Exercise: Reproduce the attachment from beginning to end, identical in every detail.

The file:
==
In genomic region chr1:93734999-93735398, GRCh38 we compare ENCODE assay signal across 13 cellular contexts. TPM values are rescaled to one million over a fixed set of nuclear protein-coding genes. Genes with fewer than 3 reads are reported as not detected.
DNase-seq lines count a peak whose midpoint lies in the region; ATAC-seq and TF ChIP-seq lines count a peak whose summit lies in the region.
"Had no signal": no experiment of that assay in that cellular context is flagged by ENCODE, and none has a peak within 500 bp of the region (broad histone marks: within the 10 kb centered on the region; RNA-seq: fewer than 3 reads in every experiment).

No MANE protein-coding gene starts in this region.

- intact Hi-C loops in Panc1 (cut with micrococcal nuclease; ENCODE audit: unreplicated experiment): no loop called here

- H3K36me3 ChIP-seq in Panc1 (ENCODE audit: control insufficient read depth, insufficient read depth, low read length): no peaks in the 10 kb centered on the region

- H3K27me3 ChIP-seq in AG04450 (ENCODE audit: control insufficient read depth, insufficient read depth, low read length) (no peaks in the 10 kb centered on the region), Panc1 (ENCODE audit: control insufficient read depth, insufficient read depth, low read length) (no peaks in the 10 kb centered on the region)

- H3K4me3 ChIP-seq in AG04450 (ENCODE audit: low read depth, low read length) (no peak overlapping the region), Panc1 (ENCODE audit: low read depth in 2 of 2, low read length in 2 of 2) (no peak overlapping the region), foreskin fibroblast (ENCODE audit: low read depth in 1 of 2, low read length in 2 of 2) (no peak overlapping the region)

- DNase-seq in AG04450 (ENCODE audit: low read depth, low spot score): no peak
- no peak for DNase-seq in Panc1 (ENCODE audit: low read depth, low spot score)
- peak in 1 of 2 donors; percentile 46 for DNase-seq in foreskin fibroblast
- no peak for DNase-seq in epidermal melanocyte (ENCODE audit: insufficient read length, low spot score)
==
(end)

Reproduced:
In genomic region chr1:93734999-93735398, GRCh38 we compare ENCODE assay signal across 13 cellular contexts. TPM values are rescaled to one million over a fixed set of nuclear protein-coding genes. Genes with fewer than 3 reads are reported as not detected.
DNase-seq lines count a peak whose midpoint lies in the region; ATAC-seq and TF ChIP-seq lines count a peak whose summit lies in the region.
"Had no signal": no experiment of that assay in that cellular context is flagged by ENCODE, and none has a peak within 500 bp of the region (broad histone marks: within the 10 kb centered on the region; RNA-seq: fewer than 3 reads in every experiment).

No MANE protein-coding gene starts in this region.

- intact Hi-C loops in Panc1 (cut with micrococcal nuclease; ENCODE audit: unreplicated experiment): no loop called here

- H3K36me3 ChIP-seq in Panc1 (ENCODE audit: control insufficient read depth, insufficient read depth, low read length): no peaks in the 10 kb centered on the region

- H3K27me3 ChIP-seq in AG04450 (ENCODE audit: control insufficient read depth, insufficient read depth, low read length) (no peaks in the 10 kb centered on the region), Panc1 (ENCODE audit: control insufficient read depth, insufficient read depth, low read length) (no peaks in the 10 kb centered on the region)

- H3K4me3 ChIP-seq in AG04450 (ENCODE audit: low read depth, low read length) (no peak overlapping the region), Panc1 (ENCODE audit: low read depth in 2 of 2, low read length in 2 of 2) (no peak overlapping the region), foreskin fibroblast (ENCODE audit: low read depth in 1 of 2, low read length in 2 of 2) (no peak overlapping the region)

- DNase-seq in AG04450 (ENCODE audit: low read depth, low spot score): no peak
- no peak for DNase-seq in Panc1 (ENCODE audit: low read depth, low spot score)
- peak in 1 of 2 donors; percentile 46 for DNase-seq in foreskin fibroblast
- no peak for DNase-seq in epidermal melanocyte (ENCODE audit: insufficient read length, low spot score)